Part of the issue here is that Singer’s theory ignores culture’s capacity to create empathy and sensitivity. Unlike cell phones and sushi, culture can teach us about the subjectivity of our existence, and provide us with the tools we need to delve into the memories and myths — cultural and individual — with which we surround ourselves. These are the very things that inspire generosity, that allow us to recognize the humanity in others as we learn to see it within ourselves. That we often arrive at these realizations through the experience of pleasure and beauty does not discount their impact.

The problem with culture and the good it produces is that it is harder to quantify than, say, curing 1,000 cases of trachoma.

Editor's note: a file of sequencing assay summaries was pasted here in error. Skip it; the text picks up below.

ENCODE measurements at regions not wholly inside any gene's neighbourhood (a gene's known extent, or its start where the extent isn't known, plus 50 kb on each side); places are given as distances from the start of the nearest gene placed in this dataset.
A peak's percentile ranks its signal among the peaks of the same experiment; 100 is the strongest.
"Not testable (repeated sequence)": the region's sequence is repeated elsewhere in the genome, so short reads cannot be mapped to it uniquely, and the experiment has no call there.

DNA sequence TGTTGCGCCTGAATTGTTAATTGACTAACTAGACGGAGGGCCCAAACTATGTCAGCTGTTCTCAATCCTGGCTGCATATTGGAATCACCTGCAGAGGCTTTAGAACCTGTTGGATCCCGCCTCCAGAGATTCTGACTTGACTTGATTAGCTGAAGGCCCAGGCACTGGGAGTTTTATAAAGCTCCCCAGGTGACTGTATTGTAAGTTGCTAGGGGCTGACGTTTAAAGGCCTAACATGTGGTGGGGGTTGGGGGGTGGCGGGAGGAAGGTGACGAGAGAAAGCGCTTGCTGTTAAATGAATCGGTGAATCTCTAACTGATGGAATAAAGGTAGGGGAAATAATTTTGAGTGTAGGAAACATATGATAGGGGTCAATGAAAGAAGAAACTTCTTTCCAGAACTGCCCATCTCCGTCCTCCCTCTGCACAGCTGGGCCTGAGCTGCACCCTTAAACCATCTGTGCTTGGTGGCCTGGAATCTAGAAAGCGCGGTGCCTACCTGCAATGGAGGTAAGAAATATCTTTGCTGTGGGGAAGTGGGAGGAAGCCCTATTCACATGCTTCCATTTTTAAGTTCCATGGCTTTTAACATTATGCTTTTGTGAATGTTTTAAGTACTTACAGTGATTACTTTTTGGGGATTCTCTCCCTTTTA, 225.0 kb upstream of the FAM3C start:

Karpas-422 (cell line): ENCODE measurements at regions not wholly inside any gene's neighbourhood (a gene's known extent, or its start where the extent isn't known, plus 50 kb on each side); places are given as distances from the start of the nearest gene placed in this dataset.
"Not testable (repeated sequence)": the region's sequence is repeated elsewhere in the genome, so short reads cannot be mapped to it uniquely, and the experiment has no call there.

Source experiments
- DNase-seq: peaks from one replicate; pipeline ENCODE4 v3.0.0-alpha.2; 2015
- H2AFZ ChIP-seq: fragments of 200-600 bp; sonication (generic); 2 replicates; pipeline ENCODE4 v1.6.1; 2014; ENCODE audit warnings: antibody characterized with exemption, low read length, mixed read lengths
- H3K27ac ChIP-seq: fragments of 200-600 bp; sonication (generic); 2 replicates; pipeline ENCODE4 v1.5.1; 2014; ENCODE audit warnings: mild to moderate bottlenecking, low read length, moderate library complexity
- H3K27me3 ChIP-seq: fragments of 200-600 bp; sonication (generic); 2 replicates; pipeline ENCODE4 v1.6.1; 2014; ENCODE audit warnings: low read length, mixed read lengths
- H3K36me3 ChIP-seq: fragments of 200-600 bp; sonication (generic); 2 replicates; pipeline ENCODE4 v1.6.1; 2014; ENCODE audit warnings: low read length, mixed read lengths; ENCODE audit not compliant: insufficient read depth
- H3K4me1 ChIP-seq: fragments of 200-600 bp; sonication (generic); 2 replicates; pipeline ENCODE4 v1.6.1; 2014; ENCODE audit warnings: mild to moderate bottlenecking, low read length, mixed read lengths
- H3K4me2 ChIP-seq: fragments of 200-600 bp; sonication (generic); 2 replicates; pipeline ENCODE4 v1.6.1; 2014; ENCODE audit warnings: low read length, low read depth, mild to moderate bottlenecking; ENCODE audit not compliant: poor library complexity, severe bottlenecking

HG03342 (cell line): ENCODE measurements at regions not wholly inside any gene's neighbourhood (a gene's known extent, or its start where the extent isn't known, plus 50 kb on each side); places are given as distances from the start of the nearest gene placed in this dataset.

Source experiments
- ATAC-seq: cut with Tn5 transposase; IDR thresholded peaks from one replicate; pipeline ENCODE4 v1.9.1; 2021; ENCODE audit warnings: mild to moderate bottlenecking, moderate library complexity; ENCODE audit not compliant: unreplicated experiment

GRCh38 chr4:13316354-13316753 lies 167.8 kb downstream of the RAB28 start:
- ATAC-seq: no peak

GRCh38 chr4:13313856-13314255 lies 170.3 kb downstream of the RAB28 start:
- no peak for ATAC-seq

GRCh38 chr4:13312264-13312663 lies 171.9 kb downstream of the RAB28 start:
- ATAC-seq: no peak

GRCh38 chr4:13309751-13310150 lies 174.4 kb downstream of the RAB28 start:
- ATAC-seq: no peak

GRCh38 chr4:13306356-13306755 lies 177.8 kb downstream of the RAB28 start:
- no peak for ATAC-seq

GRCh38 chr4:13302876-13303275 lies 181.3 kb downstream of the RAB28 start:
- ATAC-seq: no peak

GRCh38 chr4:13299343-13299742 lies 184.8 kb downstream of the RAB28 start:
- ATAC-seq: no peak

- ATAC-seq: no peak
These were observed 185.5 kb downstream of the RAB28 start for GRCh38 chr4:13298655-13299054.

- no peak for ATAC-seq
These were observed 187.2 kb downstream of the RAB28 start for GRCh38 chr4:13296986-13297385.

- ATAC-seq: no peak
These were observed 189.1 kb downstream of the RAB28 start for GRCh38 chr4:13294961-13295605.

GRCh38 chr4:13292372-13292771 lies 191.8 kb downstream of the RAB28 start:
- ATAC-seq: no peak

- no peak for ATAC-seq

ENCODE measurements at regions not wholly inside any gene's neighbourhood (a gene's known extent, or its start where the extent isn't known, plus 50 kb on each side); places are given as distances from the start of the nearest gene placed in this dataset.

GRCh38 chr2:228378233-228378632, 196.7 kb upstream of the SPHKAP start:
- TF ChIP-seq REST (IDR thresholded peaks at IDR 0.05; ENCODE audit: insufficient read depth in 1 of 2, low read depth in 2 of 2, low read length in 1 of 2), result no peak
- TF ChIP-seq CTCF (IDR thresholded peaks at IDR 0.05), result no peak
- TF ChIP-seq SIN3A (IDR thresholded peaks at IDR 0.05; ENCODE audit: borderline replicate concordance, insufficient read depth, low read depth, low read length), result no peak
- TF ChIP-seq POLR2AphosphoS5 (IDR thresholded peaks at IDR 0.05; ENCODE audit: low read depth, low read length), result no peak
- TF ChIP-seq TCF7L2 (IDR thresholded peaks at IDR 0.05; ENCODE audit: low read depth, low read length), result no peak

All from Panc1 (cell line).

Still, Thomas Wartenberg, a philosophy professor at Mount Holyoke, says one could use the Singer line of thinking and come up with an opposite result. Singer is a utilitarian philosopher, which means he believes that ethical judgments are based on “the greatest happiness of the greatest number,” as the philosopher Jeremy Bentham put it.


The Jewish Daily Forward welcomes reader comments in order to promote thoughtful discussion on issues of importance to the Jewish community. In the interest of maintaining a civil forum, The Jewish Daily Forwardrequires that all commenters be appropriately respectful toward our writers, other commenters and the subjects of the articles. Vigorous debate and reasoned critique are welcome; name-calling and personal invective are not. While we generally do not seek to edit or actively moderate comments, our spam filter prevents most links and certain key words from being posted and The Jewish Daily Forward reserves the right to remove comments for any reason.